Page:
Could the Sex and the City Girls Really Afford their Lifestyles?

23rd October 2018

By Hannah Rogers

2018 marks 20 years since Sex and the City exploded on to our screens. To celebrate, we jumped right back into the noughties, NYC-style and binge-watched the complete boxset from start to finish.

And you know what?  We just couldn’t make sense of one thing, how on earth did these gals avoid bankruptcy? (Oh, and how did Carrie ever end up with Big - but that’s a matter for another time.)

From seemingly daily brunches to infinite designer wardrobes, the ladies of SATC splashed the cash with carefree recklessness. Not to mention how much they were blowing on rent and mortgages. (Notable exception; Charlotte – who snagged her ex-husband’s six-bedroom Park Avenue apartment in season five.

So, to try and figure out if the girls could really afford even a fraction of what they were spending (spoiler alert: they couldn’t), we decided to track their income and expenditure across the series. This meant totting up their jobs and income across all six seasons and two films.

We then tallied up how much they were spending on rent, eating out, drinking, clothes and all the other items that ended up in their designer totes.


First huge shocker was that Carrie was not the most financially irresponsible of the gang. She actually comes in third, behind Samantha and Charlotte, in terms of time she spent in the red.

That being said, she still managed to run up some serious credit card bills. Even with a rent-controlled apartment capped at $750 a month until the end of season four, Carrie was living way beyond her means from as early as season two.

Things did start to look better for her in season five, though, when she managed to bag herself a cushty $4.50 a word writing job for Vogue. After that, life became a little easier with cash from her book deals starting to roll in.

Only for it to take a nosedive again after the first film, when a poorly planned life decision to sell her apartment pre-knot-tying left her having to buy it back when Big jilted her at the altar.

The giant chunk of cash she would have needed to put down as a deposit, added to the massive bill she ran up for the wedding that never happened, would have been enough for most of us to go searching down the back of the sofa for loose change. But Carrie is made of sterner stuff and so swanned off with the rest of the girls on an estimated $10,588.14-per-head Mexico vacay.

Altogether, Carrie’s spending across the series left her with a massive financial shortfall of $162,662.97


Of all the girls, Samantha is the worst at handling money. From season three onwards she is always running up debt.

Her PR exec salary, estimated to be $68,812.56 by James Calder from Distinct Recruitment, doesn’t even cover her mortgage payments.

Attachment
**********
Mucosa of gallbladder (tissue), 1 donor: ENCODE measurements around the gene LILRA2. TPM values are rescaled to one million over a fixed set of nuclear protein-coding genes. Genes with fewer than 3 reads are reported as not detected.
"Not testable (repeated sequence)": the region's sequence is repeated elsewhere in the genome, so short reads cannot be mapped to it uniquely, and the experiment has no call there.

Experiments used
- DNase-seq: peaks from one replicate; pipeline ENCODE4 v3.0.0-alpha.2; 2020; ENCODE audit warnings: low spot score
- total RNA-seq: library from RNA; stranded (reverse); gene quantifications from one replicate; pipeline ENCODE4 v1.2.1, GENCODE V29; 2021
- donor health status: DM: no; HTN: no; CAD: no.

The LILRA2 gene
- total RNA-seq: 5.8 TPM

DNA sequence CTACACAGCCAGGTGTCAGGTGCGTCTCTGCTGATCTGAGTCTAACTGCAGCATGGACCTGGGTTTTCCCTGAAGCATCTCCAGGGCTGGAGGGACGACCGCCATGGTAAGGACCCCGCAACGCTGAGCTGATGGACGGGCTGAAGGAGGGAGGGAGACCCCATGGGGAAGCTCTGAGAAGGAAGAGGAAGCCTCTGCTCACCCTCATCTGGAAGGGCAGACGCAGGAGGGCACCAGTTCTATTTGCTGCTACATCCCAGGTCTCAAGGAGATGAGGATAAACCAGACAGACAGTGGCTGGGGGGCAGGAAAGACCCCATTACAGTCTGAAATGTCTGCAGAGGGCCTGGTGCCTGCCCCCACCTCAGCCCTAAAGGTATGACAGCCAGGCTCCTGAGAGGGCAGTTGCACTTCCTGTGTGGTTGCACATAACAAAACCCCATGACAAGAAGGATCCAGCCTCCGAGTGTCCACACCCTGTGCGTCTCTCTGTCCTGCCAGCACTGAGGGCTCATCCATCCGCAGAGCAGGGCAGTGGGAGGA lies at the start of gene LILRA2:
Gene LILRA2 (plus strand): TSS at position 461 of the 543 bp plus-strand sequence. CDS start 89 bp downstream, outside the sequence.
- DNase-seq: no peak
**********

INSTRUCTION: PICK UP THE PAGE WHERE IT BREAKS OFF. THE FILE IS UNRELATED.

Just after buying her fancy pad in the Meatpacking District, Samantha shouts at some noisy neighbours that she pays $7,000 a month to live in the building. That adds up to a serious $84,000 a year.

Now factor in the charity functions, the fashion show tickets and plastic surgery procedures and Samantha had no chance of staying on top of her finances.
All told, she’s looking at a whopping shortfall of $773,998.86 across the whole boxset.


Charlotte is the only member of the SATC main cast not to have a single season where she balances her budget.

Her meagre (by SATC standards) Art Dealer’s salary, estimated at around $41,536.50 a year, was nowhere near enough to keep up with the ladies that brunch.

We can only assume that her wealthy family funded some of her expenditure (at least until her husbands came along). Otherwise, we’re at a loss as to how she could afford: a full-time nanny, redecorating a six-bedroom apartment, a divorce lawyer, opera tickets and all those endless Cosmopolitans.

At least after season five she doesn’t have to worry about rent, having snagged her first husband Trey’s Park Avenue apartment in the divorce. But, as she gave up work in season four to become a full-time housewife, this doesn’t explain how she afforded everything else.

All told, Charlotte’s expenditure created a shortfall of $448,931.31


We thought that the more sensible Miranda might be better at balancing her books than her Big Apple gang. And, to some degree, this is true.

After season three, when she’s made partner in her law firm, Miranda hauls in a pretty sizeable salary, around $252,521.66 a year. But she still manages to run at a loss in two seasons and one film.

The apartment she buys in the Upper West Side is the biggest and most expensive of the SATC girls (bar Charlotte’s Park Avenue freebie), so this sets her back a fair bit. As does the decision to hire a full-time housekeeper.

Miranda’s spending habits leave her $151.935.85 overdrawn by the end of the series.

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